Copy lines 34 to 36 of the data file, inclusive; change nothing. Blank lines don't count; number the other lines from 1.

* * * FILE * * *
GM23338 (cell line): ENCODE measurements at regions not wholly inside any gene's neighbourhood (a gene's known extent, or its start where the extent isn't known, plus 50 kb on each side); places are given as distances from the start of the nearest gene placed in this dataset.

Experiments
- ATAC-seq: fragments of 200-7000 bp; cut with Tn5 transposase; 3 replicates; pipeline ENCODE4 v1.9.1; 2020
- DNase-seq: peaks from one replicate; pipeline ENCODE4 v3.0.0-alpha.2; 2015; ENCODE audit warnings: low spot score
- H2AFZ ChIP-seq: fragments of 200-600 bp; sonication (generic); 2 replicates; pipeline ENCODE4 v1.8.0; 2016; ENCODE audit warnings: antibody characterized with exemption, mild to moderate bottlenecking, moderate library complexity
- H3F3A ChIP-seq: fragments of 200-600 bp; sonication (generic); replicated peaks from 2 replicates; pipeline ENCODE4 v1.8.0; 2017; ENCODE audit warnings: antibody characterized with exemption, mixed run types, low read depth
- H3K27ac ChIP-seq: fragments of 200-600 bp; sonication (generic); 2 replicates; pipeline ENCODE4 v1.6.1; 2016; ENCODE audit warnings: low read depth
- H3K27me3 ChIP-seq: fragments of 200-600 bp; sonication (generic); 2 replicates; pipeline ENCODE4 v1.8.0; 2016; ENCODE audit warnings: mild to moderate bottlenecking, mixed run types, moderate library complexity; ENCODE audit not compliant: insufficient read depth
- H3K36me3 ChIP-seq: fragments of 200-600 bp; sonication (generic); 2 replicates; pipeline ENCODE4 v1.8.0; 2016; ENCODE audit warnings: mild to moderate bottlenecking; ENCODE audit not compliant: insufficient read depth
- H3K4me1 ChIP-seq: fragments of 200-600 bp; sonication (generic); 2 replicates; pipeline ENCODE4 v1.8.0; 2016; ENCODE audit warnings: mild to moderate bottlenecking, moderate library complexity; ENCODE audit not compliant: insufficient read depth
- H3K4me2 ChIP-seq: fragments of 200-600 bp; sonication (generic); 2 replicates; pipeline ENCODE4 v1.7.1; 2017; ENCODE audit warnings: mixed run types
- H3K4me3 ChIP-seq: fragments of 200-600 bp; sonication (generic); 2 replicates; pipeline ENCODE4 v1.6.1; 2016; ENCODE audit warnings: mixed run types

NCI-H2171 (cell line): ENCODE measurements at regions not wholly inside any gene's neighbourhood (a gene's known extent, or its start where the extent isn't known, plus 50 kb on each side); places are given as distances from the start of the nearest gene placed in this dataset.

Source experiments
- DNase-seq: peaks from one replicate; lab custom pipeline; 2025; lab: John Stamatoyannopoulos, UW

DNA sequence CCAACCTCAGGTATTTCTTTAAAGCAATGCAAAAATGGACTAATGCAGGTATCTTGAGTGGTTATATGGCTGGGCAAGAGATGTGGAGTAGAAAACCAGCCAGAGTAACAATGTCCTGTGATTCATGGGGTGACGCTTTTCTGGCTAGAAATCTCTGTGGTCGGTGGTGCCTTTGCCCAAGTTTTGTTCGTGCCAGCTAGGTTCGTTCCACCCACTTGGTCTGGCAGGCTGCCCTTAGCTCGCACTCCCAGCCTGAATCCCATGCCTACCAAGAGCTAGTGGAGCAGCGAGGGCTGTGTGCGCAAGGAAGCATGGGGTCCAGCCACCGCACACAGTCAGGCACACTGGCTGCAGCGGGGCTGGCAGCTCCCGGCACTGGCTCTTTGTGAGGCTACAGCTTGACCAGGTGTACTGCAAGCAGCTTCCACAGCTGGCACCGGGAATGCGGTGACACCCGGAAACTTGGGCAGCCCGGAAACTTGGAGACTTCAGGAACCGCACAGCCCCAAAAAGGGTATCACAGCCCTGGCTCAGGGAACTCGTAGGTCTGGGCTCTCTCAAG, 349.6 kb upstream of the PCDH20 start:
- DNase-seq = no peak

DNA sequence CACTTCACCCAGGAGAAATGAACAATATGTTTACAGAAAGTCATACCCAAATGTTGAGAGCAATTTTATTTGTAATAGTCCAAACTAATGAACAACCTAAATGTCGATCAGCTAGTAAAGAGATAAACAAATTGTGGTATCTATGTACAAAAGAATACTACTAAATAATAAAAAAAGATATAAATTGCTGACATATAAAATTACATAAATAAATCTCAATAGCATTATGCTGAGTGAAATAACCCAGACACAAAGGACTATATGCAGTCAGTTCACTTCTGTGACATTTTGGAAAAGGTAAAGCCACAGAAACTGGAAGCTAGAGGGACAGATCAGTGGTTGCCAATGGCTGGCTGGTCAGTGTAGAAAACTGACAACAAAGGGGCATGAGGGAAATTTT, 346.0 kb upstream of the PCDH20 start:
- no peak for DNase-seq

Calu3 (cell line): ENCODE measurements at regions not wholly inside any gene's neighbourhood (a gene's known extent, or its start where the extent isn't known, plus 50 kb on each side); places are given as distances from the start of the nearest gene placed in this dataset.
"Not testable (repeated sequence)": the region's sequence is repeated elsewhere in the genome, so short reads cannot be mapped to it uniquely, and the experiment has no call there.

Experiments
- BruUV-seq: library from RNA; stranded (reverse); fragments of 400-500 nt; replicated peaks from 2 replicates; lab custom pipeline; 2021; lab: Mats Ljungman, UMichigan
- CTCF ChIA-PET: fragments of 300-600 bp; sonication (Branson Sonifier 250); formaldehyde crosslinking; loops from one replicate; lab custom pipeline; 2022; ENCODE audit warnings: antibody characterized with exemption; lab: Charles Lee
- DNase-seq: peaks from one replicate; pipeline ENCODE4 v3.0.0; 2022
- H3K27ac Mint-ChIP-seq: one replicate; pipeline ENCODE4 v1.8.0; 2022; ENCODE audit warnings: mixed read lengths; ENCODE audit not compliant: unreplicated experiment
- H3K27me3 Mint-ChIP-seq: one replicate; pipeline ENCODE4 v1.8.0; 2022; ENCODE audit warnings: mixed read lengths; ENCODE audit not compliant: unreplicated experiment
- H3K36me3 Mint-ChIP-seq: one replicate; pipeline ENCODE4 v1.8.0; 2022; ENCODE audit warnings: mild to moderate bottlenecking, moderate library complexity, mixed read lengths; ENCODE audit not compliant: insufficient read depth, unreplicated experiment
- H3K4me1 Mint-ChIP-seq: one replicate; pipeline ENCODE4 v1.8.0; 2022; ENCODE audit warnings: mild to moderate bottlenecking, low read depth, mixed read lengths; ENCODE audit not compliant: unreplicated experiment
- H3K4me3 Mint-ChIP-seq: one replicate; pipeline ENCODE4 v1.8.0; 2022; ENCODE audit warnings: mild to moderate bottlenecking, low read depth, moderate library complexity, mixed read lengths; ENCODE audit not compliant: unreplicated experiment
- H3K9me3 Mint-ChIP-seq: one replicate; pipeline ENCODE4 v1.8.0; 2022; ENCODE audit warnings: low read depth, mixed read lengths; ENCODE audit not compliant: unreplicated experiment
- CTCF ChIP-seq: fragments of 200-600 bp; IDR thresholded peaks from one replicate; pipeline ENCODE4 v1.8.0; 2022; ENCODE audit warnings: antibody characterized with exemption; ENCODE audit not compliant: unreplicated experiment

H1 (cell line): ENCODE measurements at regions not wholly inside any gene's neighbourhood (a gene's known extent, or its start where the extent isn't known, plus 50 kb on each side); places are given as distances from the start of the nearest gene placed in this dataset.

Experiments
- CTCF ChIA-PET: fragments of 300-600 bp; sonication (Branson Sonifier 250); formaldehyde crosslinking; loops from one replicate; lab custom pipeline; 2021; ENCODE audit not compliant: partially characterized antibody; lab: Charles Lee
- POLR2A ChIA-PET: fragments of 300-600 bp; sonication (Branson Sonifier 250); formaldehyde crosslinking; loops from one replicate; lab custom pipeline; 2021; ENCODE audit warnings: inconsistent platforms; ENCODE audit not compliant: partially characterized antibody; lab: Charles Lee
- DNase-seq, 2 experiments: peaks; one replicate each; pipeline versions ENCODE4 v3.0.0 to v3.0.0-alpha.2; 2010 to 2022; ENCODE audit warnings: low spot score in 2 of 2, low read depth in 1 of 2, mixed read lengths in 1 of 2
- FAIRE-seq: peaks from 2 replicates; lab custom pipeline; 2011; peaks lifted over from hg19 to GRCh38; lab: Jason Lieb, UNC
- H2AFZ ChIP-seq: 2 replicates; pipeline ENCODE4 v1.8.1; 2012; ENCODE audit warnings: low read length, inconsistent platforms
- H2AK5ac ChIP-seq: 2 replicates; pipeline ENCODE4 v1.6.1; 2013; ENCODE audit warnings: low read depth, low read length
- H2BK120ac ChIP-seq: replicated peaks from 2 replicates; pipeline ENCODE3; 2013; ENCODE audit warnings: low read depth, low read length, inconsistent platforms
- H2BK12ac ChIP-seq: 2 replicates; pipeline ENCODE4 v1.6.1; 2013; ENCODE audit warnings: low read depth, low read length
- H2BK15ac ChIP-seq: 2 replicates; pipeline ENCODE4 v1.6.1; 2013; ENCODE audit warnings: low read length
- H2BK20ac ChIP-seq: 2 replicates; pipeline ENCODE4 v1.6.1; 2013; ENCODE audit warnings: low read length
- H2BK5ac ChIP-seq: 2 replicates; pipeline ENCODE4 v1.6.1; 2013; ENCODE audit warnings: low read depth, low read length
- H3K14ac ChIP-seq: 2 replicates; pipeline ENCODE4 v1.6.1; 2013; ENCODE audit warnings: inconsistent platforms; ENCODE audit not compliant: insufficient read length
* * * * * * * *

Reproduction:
Experiments
- CTCF ChIA-PET: fragments of 300-600 bp; sonication (Branson Sonifier 250); formaldehyde crosslinking; loops from one replicate; lab custom pipeline; 2021; ENCODE audit not compliant: partially characterized antibody; lab: Charles Lee
- POLR2A ChIA-PET: fragments of 300-600 bp; sonication (Branson Sonifier 250); formaldehyde crosslinking; loops from one replicate; lab custom pipeline; 2021; ENCODE audit warnings: inconsistent platforms; ENCODE audit not compliant: partially characterized antibody; lab: Charles Lee